CLAYTON, SAMUEL WITTEWRONG

c 1735 - 1795 from Barbados (also England)


naval officer, was born in Bridgetown, Barbados, around 1735. He joined the navy as a captain's servant on board HMS Cornwall and, after serving in several other ships, passed for lieutenant on 7 January 1756. On 1 September 1772, at the age of 37, Clayton was appointed in command of the armed shallop Penguin, mounting ten swivels, and ordered to proceed to Port Egmont to take charge of the settlement there. The Penguin had been specially built at Woolwich and was placed in pieces on board the store-ship Endeavour, Lieutenant James Gordon, for passage to the Falklands. The Endeavour, formerly the command of Captain James COOK, sailed from the Nore on 1 December 1772, reaching Port Egmont on 28 February 1773, where the sloop Hound, Commander John Burr, was already at anchor. The following day Clayton landed and took over command of the British settlement there from Burr. The Penguin's complement of 50, which formed the garrison of the settlement, consisted of a master's mate, two midshipmen, two surgeon's mates, 19 seaman, a lieutenant of marines and 23 marines. Clayton's first task was to reassemble the Penguin on shore and she was duly launched on 9 April. A week later the Hound and Endeavour sailed for England, leaving the little Penguin as the settlement's sole protection. The Penguin remained at anchor in the creek for a month, but for some unknown reason she was then hauled up on shore, where she remained until the Endeavour's return.

0086
86 The celebrated lead plate.

Surgeon's mate Bernard Penrose published an account of the settlement on his return to England, giving an interesting sketch of life on the Islands and paying a generous tribute to Clayton's kindliness and tact, noting that each Sunday Clayton performed divine service. During the week the inhabitants explored the vicinity, hunting, fishing and maintaining the buildings and tending their thirty-eight gardens, about a mile from the settlement. Penrose recorded that on 6 November 1773 the tussock grass was accidentally set alight and before it was extinguished by a heavy downpour the fire had spread for twenty miles, killing hundreds of seals and penguins.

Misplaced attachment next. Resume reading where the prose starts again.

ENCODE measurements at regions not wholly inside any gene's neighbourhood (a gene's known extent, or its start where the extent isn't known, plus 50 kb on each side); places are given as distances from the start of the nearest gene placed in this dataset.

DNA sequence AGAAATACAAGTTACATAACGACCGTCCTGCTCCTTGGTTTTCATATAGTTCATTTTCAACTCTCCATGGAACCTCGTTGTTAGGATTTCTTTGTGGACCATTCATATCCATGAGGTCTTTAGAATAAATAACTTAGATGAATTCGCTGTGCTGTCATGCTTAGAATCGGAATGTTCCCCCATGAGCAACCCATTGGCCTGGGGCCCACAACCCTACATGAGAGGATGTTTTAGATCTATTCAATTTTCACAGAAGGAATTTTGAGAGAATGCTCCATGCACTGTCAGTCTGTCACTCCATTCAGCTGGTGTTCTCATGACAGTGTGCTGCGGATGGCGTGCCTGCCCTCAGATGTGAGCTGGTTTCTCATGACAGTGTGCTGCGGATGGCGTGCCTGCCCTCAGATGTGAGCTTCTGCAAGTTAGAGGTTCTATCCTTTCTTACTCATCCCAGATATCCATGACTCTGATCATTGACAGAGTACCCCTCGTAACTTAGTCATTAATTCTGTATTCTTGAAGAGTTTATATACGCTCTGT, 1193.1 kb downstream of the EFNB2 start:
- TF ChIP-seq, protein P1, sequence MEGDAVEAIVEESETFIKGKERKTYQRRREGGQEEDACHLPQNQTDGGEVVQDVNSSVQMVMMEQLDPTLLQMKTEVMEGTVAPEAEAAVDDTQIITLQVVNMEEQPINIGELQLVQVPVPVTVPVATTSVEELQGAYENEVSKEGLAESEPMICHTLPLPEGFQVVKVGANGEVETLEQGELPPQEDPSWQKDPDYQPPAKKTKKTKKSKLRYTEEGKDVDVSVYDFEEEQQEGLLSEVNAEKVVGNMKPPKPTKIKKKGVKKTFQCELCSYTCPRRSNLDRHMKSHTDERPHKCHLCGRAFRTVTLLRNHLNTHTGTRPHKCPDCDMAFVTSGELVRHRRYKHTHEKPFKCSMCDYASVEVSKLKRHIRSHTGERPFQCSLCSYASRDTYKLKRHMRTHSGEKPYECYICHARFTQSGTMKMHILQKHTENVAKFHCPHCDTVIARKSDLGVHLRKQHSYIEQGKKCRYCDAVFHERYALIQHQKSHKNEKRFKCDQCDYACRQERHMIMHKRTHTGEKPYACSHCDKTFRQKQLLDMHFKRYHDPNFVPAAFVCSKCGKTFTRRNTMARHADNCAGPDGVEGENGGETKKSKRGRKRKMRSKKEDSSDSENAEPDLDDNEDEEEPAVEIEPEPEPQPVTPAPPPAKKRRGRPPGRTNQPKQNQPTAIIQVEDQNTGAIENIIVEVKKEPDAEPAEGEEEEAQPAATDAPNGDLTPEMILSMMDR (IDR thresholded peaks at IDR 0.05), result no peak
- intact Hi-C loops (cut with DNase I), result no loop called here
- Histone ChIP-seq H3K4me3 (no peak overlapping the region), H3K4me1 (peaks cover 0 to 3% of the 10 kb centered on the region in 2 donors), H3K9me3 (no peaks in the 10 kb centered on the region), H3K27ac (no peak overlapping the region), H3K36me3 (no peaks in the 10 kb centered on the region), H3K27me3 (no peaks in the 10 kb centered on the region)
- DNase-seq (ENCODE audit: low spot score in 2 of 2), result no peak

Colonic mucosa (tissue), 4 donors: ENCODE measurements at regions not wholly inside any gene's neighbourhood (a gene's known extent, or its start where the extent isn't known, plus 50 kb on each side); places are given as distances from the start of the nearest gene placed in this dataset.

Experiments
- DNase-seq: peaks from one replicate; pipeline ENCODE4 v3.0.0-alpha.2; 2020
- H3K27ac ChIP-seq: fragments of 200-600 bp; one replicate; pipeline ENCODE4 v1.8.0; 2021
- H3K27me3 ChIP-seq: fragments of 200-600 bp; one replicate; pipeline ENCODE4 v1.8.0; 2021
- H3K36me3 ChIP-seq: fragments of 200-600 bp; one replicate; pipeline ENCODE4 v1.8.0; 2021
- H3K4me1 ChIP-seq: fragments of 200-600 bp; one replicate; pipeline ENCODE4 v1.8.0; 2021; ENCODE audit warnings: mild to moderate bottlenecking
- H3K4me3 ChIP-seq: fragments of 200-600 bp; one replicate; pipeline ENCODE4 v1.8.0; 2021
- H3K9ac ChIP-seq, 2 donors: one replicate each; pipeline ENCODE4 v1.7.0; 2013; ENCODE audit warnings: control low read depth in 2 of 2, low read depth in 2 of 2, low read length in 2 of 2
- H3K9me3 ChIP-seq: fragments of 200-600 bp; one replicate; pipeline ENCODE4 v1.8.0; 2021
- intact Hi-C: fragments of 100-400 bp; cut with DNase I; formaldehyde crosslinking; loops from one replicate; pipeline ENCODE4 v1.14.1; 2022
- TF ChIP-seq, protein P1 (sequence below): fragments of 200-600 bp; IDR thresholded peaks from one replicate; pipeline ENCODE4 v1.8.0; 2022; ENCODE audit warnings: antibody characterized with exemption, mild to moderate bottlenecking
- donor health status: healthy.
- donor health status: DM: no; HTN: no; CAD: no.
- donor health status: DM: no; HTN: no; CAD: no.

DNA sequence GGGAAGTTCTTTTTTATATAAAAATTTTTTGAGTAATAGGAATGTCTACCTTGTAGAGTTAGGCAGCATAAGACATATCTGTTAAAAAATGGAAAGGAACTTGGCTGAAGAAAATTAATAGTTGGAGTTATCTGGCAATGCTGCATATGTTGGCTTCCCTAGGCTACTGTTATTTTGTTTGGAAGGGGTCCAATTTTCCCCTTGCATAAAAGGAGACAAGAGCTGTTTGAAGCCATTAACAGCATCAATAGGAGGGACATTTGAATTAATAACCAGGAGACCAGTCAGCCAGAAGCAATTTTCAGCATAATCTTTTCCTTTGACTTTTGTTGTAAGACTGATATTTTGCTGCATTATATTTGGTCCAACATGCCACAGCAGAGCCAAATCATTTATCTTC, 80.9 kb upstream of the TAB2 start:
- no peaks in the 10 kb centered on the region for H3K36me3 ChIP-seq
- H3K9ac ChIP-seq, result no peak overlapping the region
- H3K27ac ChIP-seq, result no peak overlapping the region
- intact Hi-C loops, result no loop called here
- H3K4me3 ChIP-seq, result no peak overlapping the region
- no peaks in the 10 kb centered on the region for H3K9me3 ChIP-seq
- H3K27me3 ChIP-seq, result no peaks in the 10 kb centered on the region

Meanwhile in London, the government had decided to abandon the settlement and the Endeavour was sent back to the Falklands to evacuate Port Egmont, anchoring off the settlement on 23 April 1774. The Penguin was then dismantled and all the settlement's stores were stowed on board the Endeavour. In a letter dated 20 May 1774, Clayton informed Philip Stephens at the Admiralty, that previous to embarking he caused a plate of lead with an inscription engraved on it to be set up on the door of the fort, asserting His Majesty's right to the Falkland Islands with all its dependencies, enclosing a copy of the inscription. He reported that he had left flying His Majesty's colours on the Fort and on the highest hill on the north entrance of the harbour. In the settlement he had left standing the fort, two stone-built storehouses, three stone-built dwelling houses, three sod-built dwelling houses, two piers of stone for boats to land at, one substantial stone wharf and a convenient basin and a crane for landing and loading heavy articles. In addition, there were in various spots several different enclosures and gardens in which plenty of vegetables had been raised. In an enclosure Clayton reported that in February 1774 the whalers Montagu and Thomas from Boston had entered Port Egmont and on 19 May the whaler King George from Rhode Island had also anchored off the settlement.

In the last entry in his log, dated 21 May 1774, Clayton recorded that at a half past noon he fixed the lead plate on the door of the fort, the Marines being drawn up under arms with fixed bayonets, with music being played and the drum being beaten. As God save the King was played, Clayton hoisted His Majesty's colours on the fort. At 3 pm, amidst cheers, Clayton and all the officers and ship's company of the Penguin embarked on board the Endeavour which then got under way and set sail for England, reaching Spithead on 19 September and anchoring off Woolwich ten days later.

On his return to England, Clayton wrote a description of the islands, which was published erroneously under the name William Clayton in 1776 by the Royal Society in its Philosophical Transactions. It contained one of the earliest accounts of the natural history of Saunders Island, which he described as 'that barren, dreary, desolate, boggy, rocky spot'. His manuscript account of the flora of the island is held in the British Library. He brought back with him two or three shrubs, which he grew in his garden in Peckham, perhaps the first specimens of the flora of the Falklands to be cultivated in England.

Clayton was promoted commander on 1 August 1776 and captain on 23 April 1778. On reaching the top of the captain's list he was appointed superannuated rear admiral a few months before his death at Peckham in October 1795.

The inscription on the lead plate, which Clayton enclosed in his letter to Stephens reads:

Be it known to all Nations
That Falkland's Island, with
this Fort, the Storehouses, Wharfs, Harbours,
Bays and Creeks thereunto belonging, are
the sole Right and Property of his Most
Sacred Majesty George the third
King of Great Britain,
France and Ireland Defender
of the Faith. In Witness thereof this
Plate is set up and his Britanick
Majesty's Colours left flying as a
mark of possession by
S.W. Clayton com-
manding officer at Falkland's Island
A.D. 1774.

Authors

Andrew David